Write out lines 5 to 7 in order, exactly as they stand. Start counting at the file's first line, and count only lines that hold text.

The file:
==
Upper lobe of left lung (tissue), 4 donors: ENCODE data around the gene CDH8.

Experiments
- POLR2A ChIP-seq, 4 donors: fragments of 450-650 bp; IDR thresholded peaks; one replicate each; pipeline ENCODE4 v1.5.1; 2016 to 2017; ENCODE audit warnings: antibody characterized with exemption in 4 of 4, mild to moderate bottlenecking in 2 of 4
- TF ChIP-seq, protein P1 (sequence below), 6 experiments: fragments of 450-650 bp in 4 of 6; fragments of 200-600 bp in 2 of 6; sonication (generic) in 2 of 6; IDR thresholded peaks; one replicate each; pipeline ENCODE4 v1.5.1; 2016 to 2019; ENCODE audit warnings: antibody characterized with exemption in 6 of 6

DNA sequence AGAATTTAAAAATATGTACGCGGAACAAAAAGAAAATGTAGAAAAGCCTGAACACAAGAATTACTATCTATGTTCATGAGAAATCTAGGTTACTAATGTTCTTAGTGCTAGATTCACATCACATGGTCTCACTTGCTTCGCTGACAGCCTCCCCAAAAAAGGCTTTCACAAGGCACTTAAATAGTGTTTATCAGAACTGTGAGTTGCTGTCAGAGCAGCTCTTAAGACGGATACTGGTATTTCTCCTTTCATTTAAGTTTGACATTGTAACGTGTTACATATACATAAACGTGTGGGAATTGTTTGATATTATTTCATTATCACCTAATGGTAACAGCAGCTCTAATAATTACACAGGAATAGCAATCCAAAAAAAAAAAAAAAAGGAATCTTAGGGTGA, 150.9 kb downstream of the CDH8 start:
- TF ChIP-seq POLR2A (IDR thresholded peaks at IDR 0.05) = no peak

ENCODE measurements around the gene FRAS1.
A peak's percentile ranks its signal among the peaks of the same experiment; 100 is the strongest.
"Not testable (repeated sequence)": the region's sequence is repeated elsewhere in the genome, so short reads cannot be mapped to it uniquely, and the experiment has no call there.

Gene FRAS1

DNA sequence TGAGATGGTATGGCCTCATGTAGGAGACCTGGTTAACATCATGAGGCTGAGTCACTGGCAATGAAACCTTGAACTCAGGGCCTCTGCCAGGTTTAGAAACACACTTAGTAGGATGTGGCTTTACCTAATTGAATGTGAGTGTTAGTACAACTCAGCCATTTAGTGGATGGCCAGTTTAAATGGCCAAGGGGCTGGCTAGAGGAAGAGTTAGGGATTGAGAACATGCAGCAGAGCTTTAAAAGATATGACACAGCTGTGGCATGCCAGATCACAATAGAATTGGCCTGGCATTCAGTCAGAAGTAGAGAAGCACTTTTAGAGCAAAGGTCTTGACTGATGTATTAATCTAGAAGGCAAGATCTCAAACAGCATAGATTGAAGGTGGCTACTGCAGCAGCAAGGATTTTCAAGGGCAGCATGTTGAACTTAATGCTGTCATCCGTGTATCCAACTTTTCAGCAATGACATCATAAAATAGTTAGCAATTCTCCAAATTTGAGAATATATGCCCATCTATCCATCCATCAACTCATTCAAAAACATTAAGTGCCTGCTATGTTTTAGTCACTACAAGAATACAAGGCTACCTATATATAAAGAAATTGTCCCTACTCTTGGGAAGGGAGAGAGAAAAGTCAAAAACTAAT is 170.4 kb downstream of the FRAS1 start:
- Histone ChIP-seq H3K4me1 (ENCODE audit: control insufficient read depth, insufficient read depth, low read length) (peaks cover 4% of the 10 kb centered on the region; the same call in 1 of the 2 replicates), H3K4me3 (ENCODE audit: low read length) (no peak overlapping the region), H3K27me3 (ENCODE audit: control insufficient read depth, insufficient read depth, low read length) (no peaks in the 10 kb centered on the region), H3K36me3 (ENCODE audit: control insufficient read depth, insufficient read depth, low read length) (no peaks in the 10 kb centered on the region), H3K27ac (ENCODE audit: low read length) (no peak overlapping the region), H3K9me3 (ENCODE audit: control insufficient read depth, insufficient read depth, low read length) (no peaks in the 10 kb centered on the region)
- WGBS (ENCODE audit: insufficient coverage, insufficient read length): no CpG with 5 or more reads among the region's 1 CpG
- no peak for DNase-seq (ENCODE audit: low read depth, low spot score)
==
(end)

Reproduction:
DNA sequence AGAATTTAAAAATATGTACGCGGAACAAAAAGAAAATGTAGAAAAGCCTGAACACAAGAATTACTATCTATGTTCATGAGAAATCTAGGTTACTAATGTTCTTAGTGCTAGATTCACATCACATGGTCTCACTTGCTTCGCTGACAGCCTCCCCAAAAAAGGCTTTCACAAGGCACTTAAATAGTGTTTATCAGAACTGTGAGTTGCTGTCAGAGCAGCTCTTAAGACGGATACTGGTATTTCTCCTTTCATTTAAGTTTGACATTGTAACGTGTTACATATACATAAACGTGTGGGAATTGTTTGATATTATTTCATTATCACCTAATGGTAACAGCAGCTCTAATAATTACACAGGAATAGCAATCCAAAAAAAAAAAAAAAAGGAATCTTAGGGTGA, 150.9 kb downstream of the CDH8 start:
- TF ChIP-seq POLR2A (IDR thresholded peaks at IDR 0.05) = no peak

ENCODE measurements around the gene FRAS1.